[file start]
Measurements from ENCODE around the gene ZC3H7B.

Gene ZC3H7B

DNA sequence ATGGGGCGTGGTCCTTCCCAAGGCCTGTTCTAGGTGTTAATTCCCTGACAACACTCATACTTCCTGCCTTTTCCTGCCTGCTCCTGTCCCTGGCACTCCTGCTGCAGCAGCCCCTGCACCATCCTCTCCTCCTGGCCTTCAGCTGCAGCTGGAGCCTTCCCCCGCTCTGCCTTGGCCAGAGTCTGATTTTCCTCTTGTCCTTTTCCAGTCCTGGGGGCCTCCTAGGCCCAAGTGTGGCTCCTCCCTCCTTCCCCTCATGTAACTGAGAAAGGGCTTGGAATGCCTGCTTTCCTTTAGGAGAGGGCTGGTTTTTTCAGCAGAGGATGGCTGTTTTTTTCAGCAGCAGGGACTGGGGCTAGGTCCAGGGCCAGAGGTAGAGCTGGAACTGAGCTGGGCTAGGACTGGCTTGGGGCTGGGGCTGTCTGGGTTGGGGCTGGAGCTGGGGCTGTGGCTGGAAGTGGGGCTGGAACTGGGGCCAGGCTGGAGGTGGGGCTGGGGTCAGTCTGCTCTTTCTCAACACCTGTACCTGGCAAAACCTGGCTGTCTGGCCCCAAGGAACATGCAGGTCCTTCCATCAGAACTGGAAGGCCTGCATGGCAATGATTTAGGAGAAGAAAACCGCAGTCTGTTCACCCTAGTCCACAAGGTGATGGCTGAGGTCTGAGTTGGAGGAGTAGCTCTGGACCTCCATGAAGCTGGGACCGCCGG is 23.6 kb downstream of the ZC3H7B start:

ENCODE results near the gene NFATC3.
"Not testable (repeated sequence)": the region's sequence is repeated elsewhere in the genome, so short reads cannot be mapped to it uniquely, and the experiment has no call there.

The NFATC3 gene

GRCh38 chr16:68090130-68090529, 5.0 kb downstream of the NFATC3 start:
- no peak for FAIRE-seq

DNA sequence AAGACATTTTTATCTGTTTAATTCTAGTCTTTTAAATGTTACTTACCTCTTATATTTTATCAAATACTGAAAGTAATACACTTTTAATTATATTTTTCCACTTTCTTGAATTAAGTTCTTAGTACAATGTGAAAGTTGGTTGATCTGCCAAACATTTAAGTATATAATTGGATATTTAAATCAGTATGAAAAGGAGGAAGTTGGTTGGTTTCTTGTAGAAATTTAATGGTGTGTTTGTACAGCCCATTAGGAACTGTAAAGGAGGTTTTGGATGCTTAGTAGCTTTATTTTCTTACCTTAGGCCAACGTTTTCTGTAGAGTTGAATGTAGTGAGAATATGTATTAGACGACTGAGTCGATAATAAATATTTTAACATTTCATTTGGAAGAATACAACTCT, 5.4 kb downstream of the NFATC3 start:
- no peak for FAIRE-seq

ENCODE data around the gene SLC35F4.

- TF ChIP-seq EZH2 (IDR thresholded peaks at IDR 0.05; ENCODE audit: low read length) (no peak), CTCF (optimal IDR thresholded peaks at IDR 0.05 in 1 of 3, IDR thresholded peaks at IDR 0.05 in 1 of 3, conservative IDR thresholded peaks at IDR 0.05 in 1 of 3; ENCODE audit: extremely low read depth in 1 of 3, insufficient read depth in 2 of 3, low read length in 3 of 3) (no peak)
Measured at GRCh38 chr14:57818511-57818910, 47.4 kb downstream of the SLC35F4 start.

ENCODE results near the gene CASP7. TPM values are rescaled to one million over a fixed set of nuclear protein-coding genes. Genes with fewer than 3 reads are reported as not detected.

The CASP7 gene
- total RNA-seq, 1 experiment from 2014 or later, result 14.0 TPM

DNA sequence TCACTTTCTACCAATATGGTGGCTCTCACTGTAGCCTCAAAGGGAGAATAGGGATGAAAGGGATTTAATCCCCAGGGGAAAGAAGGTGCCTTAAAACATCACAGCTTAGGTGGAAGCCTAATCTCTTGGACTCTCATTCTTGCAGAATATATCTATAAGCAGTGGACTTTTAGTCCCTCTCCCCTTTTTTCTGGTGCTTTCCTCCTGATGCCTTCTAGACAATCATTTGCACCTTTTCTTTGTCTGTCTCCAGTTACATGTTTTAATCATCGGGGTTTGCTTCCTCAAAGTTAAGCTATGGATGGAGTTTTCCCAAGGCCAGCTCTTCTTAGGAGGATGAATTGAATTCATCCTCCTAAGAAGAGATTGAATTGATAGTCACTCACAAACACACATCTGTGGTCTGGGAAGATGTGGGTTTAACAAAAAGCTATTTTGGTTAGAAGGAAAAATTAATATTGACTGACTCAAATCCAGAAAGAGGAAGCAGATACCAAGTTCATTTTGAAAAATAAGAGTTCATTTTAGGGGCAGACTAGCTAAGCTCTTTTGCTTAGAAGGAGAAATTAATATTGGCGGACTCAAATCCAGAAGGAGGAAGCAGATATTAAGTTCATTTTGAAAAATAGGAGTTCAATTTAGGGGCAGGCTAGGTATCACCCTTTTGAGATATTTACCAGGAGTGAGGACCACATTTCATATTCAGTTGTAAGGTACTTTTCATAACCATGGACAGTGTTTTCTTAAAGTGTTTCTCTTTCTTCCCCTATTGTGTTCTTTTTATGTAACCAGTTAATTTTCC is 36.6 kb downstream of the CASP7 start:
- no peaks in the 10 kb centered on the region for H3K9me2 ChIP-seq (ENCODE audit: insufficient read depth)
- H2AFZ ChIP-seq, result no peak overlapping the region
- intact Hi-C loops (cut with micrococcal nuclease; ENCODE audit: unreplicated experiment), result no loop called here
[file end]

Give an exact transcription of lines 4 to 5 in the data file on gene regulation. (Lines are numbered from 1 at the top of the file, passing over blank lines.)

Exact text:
ENCODE results near the gene NFATC3.
"Not testable (repeated sequence)": the region's sequence is repeated elsewhere in the genome, so short reads cannot be mapped to it uniquely, and the experiment has no call there.